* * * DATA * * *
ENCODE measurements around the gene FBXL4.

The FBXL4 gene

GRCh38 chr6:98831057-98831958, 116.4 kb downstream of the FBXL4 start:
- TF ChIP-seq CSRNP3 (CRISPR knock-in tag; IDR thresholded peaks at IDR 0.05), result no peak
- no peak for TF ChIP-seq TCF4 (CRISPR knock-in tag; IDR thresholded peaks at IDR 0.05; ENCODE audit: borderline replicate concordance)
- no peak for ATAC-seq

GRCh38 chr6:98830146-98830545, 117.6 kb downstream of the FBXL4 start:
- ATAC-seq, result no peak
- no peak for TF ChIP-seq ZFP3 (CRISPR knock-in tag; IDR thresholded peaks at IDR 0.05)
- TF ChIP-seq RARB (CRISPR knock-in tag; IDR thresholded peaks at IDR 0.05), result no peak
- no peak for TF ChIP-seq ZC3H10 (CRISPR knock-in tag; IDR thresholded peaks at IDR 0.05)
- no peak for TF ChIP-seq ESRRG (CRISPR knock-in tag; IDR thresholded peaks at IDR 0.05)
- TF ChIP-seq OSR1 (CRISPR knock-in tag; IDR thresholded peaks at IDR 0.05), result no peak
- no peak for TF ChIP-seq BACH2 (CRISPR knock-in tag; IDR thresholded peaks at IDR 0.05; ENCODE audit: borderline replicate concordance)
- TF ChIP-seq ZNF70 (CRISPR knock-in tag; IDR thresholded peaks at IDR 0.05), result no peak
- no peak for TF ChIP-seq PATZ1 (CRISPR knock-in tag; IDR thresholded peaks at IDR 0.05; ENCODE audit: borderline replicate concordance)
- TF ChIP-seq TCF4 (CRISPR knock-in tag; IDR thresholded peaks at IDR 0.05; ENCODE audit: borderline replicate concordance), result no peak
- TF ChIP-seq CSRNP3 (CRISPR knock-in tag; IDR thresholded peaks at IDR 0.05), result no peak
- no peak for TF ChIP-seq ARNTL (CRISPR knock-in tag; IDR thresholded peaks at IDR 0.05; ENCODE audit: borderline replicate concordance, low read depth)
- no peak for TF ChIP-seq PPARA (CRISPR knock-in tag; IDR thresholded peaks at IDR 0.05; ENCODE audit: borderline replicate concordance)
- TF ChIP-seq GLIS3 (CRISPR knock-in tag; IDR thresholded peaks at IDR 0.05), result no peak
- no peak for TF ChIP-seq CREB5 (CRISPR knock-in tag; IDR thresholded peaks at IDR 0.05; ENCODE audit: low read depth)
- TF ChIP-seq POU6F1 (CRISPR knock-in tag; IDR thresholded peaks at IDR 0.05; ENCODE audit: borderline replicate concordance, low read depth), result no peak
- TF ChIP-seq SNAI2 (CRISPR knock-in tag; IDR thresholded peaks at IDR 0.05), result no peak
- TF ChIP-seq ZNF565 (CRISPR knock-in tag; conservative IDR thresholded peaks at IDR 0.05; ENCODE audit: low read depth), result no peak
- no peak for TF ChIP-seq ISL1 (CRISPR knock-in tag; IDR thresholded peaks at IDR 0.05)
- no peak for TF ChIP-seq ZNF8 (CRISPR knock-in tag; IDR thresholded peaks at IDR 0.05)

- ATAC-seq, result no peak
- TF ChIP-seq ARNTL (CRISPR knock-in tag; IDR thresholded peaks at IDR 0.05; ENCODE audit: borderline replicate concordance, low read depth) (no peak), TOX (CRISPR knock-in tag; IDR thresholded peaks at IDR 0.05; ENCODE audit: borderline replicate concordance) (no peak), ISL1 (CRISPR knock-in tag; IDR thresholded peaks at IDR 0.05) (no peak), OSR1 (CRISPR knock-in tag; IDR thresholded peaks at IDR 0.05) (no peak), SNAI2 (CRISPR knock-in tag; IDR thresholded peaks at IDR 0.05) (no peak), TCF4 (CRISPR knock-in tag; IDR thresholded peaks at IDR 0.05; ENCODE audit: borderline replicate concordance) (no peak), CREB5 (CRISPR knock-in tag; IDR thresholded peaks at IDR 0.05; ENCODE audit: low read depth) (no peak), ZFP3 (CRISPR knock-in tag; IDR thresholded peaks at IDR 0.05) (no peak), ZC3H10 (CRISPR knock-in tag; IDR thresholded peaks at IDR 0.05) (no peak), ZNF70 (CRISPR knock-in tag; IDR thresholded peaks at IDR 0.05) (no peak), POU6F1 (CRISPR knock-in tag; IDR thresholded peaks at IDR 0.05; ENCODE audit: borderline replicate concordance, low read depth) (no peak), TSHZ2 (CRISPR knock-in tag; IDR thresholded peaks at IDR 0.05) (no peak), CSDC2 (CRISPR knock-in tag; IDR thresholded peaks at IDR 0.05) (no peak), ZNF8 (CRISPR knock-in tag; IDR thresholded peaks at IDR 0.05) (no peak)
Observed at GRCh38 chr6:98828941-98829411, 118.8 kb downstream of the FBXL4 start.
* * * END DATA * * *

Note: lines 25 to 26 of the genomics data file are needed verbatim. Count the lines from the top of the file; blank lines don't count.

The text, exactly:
- TF ChIP-seq ZNF565 (CRISPR knock-in tag; conservative IDR thresholded peaks at IDR 0.05; ENCODE audit: low read depth), result no peak
- no peak for TF ChIP-seq ISL1 (CRISPR knock-in tag; IDR thresholded peaks at IDR 0.05)